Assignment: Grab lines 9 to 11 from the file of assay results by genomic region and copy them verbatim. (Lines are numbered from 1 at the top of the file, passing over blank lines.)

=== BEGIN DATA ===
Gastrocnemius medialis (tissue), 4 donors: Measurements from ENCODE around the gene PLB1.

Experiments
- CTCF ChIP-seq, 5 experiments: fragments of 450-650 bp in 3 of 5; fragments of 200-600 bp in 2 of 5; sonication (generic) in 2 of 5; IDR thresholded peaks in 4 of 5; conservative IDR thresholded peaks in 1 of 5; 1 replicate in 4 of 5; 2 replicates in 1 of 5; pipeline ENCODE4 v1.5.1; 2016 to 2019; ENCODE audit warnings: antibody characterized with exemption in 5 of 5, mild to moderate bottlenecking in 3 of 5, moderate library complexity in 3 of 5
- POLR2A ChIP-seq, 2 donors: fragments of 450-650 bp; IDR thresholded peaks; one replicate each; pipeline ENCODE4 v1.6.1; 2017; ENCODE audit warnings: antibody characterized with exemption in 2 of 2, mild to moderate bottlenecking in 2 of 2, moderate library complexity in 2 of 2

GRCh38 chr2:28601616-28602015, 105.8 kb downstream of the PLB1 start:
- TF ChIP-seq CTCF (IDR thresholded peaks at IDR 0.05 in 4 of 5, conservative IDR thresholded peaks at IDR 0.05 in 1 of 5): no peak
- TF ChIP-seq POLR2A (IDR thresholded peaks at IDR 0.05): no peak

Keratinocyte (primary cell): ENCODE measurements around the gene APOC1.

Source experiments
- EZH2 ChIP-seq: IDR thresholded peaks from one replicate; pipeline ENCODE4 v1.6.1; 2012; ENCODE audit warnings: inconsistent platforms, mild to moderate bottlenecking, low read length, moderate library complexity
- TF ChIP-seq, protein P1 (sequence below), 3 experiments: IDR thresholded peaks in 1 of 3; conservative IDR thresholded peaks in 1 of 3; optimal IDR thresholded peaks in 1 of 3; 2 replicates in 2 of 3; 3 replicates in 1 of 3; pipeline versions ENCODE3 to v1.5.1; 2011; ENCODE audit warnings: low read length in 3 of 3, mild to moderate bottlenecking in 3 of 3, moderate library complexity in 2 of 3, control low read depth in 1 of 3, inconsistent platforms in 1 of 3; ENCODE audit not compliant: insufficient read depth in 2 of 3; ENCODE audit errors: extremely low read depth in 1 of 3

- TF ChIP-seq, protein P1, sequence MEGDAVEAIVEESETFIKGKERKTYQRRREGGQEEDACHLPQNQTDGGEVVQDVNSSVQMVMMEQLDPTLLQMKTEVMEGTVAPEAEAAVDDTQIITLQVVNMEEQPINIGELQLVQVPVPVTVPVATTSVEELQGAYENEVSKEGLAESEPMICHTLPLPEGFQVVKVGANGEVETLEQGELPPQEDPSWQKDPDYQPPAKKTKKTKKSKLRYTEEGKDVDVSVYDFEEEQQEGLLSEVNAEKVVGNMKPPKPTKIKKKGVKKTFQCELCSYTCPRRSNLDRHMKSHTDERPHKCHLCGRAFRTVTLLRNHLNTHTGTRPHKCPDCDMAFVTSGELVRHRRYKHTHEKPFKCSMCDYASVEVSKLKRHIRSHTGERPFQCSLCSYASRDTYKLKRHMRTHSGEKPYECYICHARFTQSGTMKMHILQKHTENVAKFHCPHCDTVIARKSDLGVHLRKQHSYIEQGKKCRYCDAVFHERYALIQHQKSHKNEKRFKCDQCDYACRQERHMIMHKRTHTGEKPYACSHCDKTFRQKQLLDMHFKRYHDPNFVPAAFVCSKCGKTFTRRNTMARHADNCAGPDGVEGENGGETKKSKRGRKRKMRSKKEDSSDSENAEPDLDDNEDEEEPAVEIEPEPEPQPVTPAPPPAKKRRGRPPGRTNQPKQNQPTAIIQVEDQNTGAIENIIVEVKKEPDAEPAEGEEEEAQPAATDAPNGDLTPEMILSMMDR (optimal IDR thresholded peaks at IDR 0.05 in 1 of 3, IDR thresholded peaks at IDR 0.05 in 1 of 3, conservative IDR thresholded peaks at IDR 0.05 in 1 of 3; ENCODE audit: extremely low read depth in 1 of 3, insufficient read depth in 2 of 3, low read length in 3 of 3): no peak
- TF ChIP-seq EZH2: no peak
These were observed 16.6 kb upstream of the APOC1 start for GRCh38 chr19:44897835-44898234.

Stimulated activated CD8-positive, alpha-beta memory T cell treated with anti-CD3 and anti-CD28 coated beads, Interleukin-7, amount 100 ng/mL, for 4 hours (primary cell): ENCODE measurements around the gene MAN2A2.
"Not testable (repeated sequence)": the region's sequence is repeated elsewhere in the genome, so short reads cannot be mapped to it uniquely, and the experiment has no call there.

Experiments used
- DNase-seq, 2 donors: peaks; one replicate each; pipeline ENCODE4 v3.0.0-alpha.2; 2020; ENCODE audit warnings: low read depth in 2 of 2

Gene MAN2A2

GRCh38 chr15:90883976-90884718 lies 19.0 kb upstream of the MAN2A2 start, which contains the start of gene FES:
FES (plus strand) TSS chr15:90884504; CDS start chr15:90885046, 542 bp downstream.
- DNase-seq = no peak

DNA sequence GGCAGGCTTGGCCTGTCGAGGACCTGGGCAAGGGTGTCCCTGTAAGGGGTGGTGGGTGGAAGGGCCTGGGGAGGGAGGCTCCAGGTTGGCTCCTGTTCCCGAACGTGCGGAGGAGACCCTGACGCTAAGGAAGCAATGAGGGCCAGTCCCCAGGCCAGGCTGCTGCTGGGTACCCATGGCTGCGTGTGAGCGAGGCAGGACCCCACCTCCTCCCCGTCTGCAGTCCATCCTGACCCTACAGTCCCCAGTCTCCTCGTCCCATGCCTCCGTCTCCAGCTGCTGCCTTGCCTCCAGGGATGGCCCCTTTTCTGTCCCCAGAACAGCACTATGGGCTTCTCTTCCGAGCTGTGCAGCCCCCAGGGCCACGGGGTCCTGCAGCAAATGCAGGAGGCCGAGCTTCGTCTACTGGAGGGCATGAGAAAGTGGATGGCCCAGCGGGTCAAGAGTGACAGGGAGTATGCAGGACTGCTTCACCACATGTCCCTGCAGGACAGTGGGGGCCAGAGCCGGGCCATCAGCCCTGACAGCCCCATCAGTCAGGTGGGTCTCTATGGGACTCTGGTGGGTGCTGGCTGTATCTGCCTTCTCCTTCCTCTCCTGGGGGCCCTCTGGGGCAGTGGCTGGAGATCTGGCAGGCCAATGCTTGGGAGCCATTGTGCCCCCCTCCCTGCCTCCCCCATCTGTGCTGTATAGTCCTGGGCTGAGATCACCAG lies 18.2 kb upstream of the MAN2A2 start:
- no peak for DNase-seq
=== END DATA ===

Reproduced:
Source experiments
- EZH2 ChIP-seq: IDR thresholded peaks from one replicate; pipeline ENCODE4 v1.6.1; 2012; ENCODE audit warnings: inconsistent platforms, mild to moderate bottlenecking, low read length, moderate library complexity
- TF ChIP-seq, protein P1 (sequence below), 3 experiments: IDR thresholded peaks in 1 of 3; conservative IDR thresholded peaks in 1 of 3; optimal IDR thresholded peaks in 1 of 3; 2 replicates in 2 of 3; 3 replicates in 1 of 3; pipeline versions ENCODE3 to v1.5.1; 2011; ENCODE audit warnings: low read length in 3 of 3, mild to moderate bottlenecking in 3 of 3, moderate library complexity in 2 of 3, control low read depth in 1 of 3, inconsistent platforms in 1 of 3; ENCODE audit not compliant: insufficient read depth in 2 of 3; ENCODE audit errors: extremely low read depth in 1 of 3